Lawyer Jenkins-Johnston Writes, Berewa, Koroma and Margai from Gravesend, Kent, United Kingdom.
Greetings to you all and I hope you are all in excellent health as you receive this letter. I write to you as a fellow citizen, and as a co-shareholder in the entity known as the “STATE OF SIERRA LEONE”, in the light of recent events in our beloved country, which must be of great concern to all of us shareholders in the said entity.
LAWYER JENKINS-JOHNSTON : PHOTO CREDIT , AWOKO
As I write to you I am several thousands of miles away in the United Kingdom where I sojourn every year at about this time during the long vacation of the High Court, taking a well-deserved rest, and preparing myself for the re-opening of the court later this month, but of course that has not stopped me from thinking about events back home, and their bearing on what the future holds for all of us Sierra Leoneans. I left Freetown at a time when the General Elections had been concluded, and most of the results had been released and traveled straight to the United States of America to honour a family commitment. I must say that I was quite pleased and satisfied with the positive impact that the conduct of the August 11 elections had generated from all Sierra Leoneans I came across in the U.S., and even more so from other non-Sierra Leonean Africans, and from the Americans themselves. Every one was full of praise for our Chief Electoral Commissioner and her team, and there was even talk of inviting her to share her experience and strategy with other countries in other places within and out of Africa. Clearly, Sierra Leone has made an impression on the world! (Hearty congratulations Ms. Christiana Thorpe and your Commissioners! More grease to your elbows!)
However, by the time the final results were published on or about 25th August 2007, and it became clear there would have to be a second round of elections within a two-week period as provided by the Constitution, several people began to express doubts and fears about the prospects of the second round being as peaceful, as free and fair, and as transparent as the first round had been. Many people wanted to know whether there was not some way a second round of voting could be avoided, but fortunately I have a copy of the Constitution of Sierra Leone with me, and painstakingly pointed out to each enquirer that the Constitution clearly provided at Section 42 that if there was no candidate who polled 55% of the valid votes cast at the presidential election, then there must be a second round of voting between the two (2) who polled the highest votes in the first round within a period of 14 days.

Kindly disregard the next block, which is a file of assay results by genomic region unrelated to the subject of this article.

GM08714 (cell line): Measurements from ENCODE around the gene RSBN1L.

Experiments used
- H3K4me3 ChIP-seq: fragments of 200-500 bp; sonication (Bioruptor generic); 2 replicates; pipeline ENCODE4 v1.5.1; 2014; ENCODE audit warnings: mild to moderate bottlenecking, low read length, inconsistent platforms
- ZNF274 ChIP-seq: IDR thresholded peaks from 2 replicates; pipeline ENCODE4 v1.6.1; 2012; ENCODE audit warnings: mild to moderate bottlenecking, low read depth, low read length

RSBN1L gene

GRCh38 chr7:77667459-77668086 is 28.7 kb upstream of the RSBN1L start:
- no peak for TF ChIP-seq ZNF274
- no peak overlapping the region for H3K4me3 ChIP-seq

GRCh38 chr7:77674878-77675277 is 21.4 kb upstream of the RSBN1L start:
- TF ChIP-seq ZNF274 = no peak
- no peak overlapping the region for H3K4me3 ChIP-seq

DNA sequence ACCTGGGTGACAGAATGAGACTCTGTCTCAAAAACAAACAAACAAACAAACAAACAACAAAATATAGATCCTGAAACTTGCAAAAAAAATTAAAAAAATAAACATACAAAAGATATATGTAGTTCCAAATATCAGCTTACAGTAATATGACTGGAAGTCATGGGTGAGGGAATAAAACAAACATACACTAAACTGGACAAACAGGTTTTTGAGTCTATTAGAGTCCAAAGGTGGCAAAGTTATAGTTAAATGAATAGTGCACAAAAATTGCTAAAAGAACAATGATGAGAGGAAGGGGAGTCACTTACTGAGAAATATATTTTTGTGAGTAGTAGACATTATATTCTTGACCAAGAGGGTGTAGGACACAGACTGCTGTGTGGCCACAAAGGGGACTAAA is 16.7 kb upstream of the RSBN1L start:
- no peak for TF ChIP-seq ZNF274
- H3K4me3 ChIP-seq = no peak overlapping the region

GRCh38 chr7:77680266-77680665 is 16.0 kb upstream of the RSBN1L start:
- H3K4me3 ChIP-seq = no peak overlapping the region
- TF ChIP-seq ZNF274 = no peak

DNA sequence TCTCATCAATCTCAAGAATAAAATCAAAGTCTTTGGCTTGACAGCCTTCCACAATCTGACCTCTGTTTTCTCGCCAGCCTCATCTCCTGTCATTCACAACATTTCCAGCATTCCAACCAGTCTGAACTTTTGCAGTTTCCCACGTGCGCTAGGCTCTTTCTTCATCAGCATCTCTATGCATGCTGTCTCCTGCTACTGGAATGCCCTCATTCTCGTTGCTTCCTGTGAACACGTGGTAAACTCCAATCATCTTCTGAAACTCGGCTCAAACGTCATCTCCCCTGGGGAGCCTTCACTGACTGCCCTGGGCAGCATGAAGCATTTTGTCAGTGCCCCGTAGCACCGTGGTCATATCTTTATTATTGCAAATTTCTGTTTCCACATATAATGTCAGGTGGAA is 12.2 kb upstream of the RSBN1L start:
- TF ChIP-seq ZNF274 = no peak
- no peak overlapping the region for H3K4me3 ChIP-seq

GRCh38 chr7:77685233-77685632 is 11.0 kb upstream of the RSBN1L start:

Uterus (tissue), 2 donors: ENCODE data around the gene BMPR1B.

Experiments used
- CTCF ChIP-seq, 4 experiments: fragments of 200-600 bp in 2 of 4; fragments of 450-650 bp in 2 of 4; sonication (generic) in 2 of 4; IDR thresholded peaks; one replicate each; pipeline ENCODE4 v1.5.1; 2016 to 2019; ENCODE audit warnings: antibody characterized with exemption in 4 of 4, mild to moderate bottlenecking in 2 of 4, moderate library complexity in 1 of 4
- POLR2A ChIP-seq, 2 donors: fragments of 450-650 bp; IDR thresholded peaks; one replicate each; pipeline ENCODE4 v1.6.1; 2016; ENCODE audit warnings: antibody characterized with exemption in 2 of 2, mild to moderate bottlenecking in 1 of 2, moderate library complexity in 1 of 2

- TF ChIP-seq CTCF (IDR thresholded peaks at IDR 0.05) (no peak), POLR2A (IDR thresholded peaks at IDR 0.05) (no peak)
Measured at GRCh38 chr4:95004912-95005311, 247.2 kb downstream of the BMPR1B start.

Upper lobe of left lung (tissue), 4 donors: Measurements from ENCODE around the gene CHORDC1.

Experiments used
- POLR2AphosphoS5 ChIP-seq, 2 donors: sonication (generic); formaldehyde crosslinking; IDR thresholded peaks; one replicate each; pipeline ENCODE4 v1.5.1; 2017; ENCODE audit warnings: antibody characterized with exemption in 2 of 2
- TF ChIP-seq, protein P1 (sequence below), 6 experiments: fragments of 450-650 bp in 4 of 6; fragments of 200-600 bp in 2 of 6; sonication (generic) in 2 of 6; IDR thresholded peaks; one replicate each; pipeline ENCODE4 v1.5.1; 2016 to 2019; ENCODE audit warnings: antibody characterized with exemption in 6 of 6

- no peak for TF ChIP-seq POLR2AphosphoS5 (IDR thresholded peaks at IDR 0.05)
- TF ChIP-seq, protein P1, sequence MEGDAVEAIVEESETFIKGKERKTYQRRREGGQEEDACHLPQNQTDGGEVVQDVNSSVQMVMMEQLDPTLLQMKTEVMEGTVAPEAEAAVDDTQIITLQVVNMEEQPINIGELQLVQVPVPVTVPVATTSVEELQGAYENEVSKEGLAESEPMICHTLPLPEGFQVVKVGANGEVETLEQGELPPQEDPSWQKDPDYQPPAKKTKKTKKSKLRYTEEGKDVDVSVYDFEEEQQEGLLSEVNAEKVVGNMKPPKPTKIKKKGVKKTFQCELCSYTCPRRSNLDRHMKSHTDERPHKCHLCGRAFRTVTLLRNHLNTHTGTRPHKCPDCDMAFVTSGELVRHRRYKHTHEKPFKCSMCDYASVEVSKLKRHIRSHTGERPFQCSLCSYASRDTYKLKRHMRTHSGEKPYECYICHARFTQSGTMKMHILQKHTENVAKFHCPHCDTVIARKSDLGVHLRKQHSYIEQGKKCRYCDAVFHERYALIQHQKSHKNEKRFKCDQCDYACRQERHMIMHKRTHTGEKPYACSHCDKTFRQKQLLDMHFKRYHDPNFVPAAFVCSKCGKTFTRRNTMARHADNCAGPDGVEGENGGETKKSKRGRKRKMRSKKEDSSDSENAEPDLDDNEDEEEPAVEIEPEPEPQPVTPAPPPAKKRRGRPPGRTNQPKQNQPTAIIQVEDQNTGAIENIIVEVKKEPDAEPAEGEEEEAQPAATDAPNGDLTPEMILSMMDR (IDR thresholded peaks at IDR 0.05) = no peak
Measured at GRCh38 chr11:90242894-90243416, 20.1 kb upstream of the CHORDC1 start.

Sadly, within a matter of days, we started getting reports by phone, e-mail, internet etc that the spectre of violence had reared it’s ugly head once again in some parts of the country including Kailahun and Freetown, and that the outgoing President had even threatened to declare a State of Emergency if the violence did not stop. This is the main reason for this my letter to you, my dear brothers.
In my respectful submission, each of you and all of you, as the elected Leaders of your respective Political Parties, bears a very heavy responsibility, indeed a sacred duty, to ensure that your party activists and supporters understand that,
“…THE OLD ORDER CHANGETH, YIELDING PLACE TO NEW, AND GOD FULFILS HIMSELF IN MANY WAYS…”
OR to put it another way, the old politics of violence, threats, coercion and intolerance is long dead, and as we all proved on August 11 2007, Elections can and ought to be conducted in peace and tranquility, and with decency and maturity. As I understand it, “DEMOCRACY” is all about letting the people (the ordinary folk, or the common man if you like) have their say as to who is to lead or rule them, freely and without any threats, intimidation, coercion or violence whatsoever, that is the only power (a very potent power) that the ordinary citizens have, and it should not be taken away from them by anyone for any reason whatsoever.
To this end, I hereby charge all three (3) of you, Solomon Berewa, Ernest Koroma, and Charles Margai, (two of whom are LAWYERS OF OVER THREE DECADES STANDING) to ensure that you keep your party activists, supporters and sympathizers IN CHECK; Let them know that this is not a matter of life and death; that this is not a do or die affair; It is an Election, and surely one man must win, just as surely as one man must lose, indeed, that is what elections are all about. I further charge you all to see that the Law and Constitution are followed and upheld by all concerned at all times, whether the election goes the way you would like it or not.
We the people of Sierra Leone, our international friends and partners in development, and lastly history and posterity, will hold you individually and collectively responsible, and indeed will Judge you very harshly, if you fail to ensure that these Elections are concluded as they were begun – in peace and tranquility, with decency and maturity, and with utter and absolute respect for Law and order.
Finally, Gentlemen, let me remind you that whosoever wins this second round of the Presidential Election, has a monumental and most unenviable task ahead of him, and I assure you that this time around, we the people of Sierra Leone will not allow the New President and his Government to deviate or to renege from the promises and commitments each of you have made during the Election Campaign. But even before the Election Campaign, we had a multiplicity of urgent and outstanding matters, which the new government will have to tackle, and I list some of them hereunder as they come to mind.
1. Electricity Supply